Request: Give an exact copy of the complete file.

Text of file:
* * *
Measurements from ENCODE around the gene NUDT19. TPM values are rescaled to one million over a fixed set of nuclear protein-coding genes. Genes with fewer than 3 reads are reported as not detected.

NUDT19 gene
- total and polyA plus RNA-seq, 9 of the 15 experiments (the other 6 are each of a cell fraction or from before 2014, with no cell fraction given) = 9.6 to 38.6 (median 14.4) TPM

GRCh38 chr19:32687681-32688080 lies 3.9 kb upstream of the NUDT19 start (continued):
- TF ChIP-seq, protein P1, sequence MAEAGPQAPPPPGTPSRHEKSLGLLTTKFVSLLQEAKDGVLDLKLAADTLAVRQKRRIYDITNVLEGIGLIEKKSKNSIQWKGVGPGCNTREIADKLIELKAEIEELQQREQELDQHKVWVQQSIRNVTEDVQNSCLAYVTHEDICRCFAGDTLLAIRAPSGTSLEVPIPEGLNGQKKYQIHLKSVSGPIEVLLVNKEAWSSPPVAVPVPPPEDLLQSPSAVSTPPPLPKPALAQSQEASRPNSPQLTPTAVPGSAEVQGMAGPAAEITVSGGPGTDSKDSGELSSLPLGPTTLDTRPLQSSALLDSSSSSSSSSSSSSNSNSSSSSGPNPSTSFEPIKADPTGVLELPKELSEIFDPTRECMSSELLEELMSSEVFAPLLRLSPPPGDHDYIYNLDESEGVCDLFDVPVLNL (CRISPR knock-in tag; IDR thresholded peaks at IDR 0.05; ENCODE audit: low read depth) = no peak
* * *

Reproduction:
Measurements from ENCODE around the gene NUDT19. TPM values are rescaled to one million over a fixed set of nuclear protein-coding genes. Genes with fewer than 3 reads are reported as not detected.

NUDT19 gene
- total and polyA plus RNA-seq, 9 of the 15 experiments (the other 6 are each of a cell fraction or from before 2014, with no cell fraction given) = 9.6 to 38.6 (median 14.4) TPM

GRCh38 chr19:32687681-32688080 lies 3.9 kb upstream of the NUDT19 start (continued):
- TF ChIP-seq, protein P1, sequence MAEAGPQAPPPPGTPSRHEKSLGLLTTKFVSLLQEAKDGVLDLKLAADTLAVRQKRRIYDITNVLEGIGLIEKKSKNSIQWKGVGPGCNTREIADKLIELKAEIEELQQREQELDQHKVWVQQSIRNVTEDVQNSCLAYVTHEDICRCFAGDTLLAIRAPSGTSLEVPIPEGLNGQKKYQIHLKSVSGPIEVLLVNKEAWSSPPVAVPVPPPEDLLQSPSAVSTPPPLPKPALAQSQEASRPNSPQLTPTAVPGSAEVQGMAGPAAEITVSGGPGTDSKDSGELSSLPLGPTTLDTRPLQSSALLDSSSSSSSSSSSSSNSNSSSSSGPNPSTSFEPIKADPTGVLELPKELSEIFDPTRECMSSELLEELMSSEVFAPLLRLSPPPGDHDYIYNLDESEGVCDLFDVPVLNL (CRISPR knock-in tag; IDR thresholded peaks at IDR 0.05; ENCODE audit: low read depth) = no peak